You came to Lithuania within the framework of the events of the Lithuanian Presidency – what is your impression, was Lithuania well prepared to this event?
Absolutely. Lithuania took by the handful from the Polish Presidency`s experience and in respect of organization everything was geared up. Unfortunately some difficulties appeared that could have been easily avoided. For example, no one was appointed to slightly modify the deliberations program when they lasted. When one of the meeting`s parts was extended, there was no time for a break between the deliberations, because the next meeting had already begun. The journalists also had not enough time for the interviews. Often they had to do it during other meetings. One of the former, often mentioned by the media mishap of this Presidency, was the meeting of European Parliament`s Delegation with the president of Lithuania Dalia Grybauskaitė. Asked when the problems of the minorities will be solved, the president said nothing, what had wide repercussions in Brussels and just confirmed the negative attitude of the authorities in Vilnius towards the equal rights of the Poles in here.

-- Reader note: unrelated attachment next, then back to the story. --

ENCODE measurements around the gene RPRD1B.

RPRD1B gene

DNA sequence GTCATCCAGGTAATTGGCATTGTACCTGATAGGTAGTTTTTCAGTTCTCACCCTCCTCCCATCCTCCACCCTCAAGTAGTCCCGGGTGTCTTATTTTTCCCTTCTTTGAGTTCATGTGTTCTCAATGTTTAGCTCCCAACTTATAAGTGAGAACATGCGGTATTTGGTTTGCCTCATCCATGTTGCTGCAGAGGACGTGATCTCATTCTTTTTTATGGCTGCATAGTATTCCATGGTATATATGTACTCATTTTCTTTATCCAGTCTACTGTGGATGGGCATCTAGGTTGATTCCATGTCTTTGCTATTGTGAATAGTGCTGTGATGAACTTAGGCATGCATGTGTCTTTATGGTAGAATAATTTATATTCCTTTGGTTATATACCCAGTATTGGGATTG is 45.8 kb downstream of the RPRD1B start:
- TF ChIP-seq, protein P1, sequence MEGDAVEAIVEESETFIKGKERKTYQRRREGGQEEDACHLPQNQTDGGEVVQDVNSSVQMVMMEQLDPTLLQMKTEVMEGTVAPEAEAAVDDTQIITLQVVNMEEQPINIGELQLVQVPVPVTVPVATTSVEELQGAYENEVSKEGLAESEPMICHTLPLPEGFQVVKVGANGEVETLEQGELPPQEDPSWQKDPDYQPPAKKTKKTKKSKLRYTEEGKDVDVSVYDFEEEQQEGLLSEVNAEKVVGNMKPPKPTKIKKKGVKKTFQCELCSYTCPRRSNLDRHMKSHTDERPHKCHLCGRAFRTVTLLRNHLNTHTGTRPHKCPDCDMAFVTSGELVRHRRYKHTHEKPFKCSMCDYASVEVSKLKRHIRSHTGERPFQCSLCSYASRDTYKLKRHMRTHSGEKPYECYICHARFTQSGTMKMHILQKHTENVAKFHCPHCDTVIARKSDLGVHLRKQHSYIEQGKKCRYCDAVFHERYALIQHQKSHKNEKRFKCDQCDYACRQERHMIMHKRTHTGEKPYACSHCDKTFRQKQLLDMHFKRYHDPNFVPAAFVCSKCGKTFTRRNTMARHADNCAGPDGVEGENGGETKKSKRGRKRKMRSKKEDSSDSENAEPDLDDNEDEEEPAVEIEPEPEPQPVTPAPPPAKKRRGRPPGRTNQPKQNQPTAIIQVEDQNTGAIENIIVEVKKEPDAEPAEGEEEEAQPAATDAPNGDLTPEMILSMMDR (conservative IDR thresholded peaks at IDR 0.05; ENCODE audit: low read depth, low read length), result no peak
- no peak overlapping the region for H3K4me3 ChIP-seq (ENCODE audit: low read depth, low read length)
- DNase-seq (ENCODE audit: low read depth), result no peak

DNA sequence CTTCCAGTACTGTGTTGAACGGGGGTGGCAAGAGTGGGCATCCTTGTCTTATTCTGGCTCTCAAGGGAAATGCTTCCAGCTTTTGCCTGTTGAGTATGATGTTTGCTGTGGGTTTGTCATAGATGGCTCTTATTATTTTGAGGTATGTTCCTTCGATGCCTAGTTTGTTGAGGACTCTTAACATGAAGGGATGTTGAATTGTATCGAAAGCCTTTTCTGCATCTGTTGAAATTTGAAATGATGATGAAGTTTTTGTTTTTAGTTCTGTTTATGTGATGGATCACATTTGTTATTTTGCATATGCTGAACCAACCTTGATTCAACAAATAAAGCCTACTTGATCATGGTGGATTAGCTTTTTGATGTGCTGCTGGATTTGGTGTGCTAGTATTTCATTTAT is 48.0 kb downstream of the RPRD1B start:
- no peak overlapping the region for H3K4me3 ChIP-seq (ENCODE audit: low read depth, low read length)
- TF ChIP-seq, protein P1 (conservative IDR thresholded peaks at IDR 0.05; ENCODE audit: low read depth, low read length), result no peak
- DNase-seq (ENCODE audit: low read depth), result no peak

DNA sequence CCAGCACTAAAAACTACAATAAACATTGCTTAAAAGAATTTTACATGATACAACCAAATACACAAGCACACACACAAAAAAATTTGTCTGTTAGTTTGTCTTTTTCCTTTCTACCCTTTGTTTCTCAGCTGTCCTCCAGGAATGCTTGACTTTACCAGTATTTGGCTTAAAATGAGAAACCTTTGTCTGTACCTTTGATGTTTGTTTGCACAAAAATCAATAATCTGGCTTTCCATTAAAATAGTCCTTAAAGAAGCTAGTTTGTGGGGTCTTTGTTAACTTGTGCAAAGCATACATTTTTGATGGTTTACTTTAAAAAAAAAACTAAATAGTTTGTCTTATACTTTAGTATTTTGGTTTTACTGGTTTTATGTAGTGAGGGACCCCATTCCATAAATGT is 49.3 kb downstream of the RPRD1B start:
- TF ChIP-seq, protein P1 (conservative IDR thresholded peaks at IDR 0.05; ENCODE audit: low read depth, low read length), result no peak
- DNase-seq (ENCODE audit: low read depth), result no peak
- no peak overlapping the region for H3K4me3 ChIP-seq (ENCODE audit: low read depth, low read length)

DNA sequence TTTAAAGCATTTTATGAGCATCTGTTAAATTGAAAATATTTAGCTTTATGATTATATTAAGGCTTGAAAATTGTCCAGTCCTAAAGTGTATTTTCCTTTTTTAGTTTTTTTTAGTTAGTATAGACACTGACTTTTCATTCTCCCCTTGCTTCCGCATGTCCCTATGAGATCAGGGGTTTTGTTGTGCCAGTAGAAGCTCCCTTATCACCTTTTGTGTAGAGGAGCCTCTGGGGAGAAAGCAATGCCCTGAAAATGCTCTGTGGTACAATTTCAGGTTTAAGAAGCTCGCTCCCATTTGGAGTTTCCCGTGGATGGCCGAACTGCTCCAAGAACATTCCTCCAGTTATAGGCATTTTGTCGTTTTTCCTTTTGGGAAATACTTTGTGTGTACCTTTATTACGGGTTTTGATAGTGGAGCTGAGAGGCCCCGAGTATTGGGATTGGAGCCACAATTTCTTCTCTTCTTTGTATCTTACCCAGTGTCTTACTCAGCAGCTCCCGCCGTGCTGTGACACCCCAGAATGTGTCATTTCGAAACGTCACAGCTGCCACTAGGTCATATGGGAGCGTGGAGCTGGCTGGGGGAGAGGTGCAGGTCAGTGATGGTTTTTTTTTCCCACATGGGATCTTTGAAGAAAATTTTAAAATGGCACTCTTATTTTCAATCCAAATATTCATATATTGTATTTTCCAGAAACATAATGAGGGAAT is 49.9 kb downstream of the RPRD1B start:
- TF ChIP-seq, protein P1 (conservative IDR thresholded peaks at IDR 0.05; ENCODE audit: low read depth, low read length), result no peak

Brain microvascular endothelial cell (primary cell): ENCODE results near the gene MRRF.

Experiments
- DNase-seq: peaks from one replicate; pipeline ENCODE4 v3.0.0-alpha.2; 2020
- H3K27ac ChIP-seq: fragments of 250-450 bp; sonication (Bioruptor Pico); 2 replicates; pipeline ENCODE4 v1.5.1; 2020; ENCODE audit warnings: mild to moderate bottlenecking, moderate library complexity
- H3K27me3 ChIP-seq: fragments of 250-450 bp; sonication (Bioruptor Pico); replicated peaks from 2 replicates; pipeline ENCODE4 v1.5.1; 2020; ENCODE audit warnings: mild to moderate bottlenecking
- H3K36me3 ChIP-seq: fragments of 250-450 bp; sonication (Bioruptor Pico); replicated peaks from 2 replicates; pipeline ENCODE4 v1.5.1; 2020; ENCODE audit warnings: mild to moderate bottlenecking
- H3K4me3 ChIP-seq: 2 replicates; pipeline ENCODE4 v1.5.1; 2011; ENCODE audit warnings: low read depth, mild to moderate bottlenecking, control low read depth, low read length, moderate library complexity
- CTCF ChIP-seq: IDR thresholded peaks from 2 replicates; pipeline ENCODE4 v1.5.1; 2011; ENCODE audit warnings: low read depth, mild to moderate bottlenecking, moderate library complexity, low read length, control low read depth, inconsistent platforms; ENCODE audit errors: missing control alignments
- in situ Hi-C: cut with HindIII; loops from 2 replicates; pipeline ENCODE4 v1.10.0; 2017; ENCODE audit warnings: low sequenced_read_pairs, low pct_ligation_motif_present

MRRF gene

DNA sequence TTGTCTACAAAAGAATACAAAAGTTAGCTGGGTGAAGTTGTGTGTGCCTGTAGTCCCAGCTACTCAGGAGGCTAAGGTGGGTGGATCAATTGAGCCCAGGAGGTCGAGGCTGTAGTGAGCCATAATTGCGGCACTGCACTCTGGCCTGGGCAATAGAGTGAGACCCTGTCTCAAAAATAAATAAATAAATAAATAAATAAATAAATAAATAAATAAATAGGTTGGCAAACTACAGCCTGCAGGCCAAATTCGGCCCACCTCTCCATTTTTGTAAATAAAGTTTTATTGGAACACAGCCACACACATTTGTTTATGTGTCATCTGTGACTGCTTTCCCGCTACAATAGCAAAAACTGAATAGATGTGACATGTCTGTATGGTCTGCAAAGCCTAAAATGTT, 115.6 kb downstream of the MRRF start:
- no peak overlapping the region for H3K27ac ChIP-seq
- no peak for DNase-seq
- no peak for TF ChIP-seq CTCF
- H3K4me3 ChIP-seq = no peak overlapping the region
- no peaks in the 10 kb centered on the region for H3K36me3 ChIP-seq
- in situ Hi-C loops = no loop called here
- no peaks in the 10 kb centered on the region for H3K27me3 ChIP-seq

During your visit in December you spent most of the time in Vilnius. For most of the time the city had the inferiority complex: first, as the capital of the voivodeship of the Republic of Poland , later as the Soviet Republic and a small country in the middle of Europe. As for today, did Vilnius – according to you – become a real, European city?
Vilnius is a beautiful, worth sightseeing city, but it will not break itself from the complex of minority as long as the Lithuanians will perceive themselves that way. To solve this problem, the city`s authority should get rid of the false belief about the endless threat from the side of Warsaw and the Poles and to eliminate from its policy the prevailing minority`s discrimination. I think that Vilnius is a real European city, although perhaps not as attractive, when it comes to tourism, as for example Cracow, Toruń, Wroclove, Gdańsk or Warsaw. Vilnius still rebuilds its precious monuments after the decades of the negligence, still tries to regain the former conditions, when it was a significant metropolis. I think that the inferiority complex that appeared in Vilnius after the II World War, since formerly, together with Warsaw, Cracow, Lvov, the city was one of the biggest cultural and scientific center of the Republic of Poland.
On your blog you wrote that the Lithuanians serve great beer and appetizers in their eateries. What can you recommend the guests from Poland? Is there anything that everyone should definitely taste?